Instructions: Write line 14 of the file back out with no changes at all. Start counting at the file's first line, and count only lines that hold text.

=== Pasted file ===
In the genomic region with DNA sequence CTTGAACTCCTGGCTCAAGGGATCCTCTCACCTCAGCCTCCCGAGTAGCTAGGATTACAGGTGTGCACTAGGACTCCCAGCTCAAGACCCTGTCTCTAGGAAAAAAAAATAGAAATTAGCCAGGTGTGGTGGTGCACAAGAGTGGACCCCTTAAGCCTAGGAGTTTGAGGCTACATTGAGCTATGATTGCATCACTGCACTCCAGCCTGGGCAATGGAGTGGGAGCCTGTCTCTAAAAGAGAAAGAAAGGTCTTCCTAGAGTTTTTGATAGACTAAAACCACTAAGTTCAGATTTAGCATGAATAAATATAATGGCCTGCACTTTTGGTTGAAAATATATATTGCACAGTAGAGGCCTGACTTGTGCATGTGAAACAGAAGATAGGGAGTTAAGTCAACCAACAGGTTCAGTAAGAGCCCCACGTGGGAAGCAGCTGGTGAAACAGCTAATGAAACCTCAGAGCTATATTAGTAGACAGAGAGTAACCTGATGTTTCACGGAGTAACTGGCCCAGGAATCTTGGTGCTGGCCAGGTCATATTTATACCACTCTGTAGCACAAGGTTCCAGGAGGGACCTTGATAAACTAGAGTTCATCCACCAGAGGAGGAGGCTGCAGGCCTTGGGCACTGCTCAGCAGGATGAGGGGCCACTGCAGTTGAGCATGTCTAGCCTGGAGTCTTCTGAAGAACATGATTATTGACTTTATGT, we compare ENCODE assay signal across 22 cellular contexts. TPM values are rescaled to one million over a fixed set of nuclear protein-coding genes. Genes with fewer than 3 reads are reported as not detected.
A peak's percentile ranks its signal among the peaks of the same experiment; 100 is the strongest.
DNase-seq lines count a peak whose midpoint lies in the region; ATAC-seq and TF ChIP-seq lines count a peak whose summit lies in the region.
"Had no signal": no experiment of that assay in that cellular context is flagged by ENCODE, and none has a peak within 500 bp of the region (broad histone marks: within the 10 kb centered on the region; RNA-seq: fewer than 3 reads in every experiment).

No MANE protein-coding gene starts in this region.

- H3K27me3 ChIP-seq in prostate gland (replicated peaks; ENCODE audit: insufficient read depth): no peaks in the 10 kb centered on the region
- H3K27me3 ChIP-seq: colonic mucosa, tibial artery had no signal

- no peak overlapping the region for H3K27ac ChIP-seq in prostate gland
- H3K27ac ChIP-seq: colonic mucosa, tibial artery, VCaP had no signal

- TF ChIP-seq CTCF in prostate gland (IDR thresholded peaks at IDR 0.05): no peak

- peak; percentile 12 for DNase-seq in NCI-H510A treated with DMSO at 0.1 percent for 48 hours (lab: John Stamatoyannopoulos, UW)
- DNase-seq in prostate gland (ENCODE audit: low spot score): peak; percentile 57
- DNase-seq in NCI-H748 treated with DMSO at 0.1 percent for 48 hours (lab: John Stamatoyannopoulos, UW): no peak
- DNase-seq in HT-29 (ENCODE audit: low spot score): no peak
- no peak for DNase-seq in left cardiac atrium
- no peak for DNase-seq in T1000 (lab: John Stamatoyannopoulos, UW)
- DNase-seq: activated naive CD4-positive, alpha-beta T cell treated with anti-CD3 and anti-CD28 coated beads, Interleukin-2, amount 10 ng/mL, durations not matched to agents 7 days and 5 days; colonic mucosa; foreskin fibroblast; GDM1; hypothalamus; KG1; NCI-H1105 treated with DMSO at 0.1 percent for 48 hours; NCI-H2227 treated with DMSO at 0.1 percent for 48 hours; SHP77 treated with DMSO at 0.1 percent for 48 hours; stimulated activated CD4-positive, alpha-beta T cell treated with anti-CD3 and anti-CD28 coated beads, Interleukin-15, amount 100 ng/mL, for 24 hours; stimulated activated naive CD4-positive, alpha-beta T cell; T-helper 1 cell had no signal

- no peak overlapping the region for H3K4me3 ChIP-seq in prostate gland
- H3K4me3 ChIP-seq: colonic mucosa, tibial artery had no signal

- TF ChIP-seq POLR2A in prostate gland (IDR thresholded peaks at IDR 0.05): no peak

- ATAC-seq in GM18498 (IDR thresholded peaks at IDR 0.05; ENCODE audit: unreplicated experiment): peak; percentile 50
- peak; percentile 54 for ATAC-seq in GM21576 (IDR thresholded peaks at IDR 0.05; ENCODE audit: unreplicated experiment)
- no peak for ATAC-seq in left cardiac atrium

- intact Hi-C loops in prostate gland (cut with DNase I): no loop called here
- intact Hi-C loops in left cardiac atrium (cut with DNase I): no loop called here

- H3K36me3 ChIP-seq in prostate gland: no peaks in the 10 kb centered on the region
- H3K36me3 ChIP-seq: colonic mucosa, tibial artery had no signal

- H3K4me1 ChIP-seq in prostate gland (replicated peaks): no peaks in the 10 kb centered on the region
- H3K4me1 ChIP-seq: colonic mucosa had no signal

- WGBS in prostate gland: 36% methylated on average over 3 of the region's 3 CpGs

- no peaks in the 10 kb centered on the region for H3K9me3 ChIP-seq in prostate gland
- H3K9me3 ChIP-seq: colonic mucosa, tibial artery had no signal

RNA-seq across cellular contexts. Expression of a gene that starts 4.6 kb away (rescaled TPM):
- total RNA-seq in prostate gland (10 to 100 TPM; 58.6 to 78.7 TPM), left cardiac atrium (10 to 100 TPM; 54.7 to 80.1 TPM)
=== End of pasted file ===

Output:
- DNase-seq in HT-29 (ENCODE audit: low spot score): no peak